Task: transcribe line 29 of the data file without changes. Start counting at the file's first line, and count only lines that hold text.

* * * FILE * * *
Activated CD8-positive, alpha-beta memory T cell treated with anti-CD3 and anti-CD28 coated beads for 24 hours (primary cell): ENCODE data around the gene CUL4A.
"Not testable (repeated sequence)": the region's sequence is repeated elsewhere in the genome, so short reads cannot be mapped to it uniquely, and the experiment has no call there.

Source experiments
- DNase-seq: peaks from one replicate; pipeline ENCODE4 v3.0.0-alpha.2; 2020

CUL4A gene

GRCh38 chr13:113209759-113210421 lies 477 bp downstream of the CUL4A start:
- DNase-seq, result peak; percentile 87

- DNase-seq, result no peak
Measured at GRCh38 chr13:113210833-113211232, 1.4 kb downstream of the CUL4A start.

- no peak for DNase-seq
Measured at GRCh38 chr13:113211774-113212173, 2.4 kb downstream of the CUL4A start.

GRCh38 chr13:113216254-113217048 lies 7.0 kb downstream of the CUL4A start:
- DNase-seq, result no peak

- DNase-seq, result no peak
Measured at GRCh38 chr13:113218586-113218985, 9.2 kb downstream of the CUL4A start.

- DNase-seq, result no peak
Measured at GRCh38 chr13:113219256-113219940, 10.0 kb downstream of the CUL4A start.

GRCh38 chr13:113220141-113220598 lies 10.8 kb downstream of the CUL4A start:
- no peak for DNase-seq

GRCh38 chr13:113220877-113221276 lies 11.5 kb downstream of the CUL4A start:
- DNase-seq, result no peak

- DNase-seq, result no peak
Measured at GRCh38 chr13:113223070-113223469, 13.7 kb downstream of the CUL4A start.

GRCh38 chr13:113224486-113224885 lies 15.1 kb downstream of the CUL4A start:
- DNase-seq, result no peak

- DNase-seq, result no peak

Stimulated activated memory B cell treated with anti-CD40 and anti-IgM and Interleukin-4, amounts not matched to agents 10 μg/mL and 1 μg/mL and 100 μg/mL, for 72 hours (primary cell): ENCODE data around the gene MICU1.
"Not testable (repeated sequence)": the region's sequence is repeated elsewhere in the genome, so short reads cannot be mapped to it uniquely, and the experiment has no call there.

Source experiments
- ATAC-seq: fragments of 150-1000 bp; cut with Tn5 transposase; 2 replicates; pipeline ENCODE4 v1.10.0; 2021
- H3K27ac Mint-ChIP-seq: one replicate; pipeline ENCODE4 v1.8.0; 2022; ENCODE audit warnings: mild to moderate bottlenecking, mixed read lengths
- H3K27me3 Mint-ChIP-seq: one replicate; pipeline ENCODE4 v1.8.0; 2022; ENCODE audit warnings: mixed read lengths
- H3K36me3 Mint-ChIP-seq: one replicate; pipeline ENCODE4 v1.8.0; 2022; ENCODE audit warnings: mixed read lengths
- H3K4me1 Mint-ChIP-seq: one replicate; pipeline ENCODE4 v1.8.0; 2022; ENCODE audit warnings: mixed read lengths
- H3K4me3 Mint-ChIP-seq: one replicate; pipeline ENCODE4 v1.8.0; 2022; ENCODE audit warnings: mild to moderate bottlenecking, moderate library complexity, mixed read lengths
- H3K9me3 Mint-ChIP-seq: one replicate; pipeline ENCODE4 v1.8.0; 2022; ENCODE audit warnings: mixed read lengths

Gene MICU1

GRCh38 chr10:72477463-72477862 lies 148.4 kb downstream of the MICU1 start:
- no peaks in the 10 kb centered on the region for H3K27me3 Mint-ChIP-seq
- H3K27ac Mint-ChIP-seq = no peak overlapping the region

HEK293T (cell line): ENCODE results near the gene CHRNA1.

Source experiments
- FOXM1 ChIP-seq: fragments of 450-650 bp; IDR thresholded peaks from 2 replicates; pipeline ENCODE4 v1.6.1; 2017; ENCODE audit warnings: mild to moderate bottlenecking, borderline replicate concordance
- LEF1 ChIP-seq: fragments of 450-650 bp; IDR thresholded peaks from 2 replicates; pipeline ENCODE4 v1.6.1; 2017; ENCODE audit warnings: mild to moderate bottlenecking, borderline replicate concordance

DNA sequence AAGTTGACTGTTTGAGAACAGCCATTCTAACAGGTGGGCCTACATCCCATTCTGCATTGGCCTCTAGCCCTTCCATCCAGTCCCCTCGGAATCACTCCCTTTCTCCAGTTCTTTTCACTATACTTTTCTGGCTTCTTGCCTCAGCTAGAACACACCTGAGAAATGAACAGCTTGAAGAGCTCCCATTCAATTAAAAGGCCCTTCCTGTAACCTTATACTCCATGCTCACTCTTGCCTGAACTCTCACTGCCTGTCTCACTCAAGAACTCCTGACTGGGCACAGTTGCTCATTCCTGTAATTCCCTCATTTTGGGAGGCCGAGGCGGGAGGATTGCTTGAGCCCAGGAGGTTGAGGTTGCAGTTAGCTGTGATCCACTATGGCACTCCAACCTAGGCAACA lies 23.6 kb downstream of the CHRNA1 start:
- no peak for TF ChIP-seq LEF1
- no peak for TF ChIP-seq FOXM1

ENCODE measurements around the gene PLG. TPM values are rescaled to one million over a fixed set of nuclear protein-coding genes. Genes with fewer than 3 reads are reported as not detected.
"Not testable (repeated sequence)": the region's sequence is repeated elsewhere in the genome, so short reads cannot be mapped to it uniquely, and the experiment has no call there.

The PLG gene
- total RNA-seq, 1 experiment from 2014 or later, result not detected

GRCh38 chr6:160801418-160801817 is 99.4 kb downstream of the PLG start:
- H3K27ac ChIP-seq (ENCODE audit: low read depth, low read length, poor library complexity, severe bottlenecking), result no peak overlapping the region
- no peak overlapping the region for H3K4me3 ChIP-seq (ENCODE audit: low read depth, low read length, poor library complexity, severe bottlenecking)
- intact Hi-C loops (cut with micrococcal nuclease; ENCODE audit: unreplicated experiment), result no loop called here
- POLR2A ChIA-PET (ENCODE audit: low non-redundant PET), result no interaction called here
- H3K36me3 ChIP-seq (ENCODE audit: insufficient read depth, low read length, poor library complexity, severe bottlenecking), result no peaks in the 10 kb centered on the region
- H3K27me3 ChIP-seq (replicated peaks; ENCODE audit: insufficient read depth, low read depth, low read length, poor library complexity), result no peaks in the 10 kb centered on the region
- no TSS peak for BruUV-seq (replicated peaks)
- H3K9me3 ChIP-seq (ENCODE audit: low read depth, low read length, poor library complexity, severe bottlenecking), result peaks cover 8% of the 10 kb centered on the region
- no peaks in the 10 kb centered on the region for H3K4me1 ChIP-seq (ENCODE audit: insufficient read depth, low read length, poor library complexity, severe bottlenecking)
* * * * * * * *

Source experiments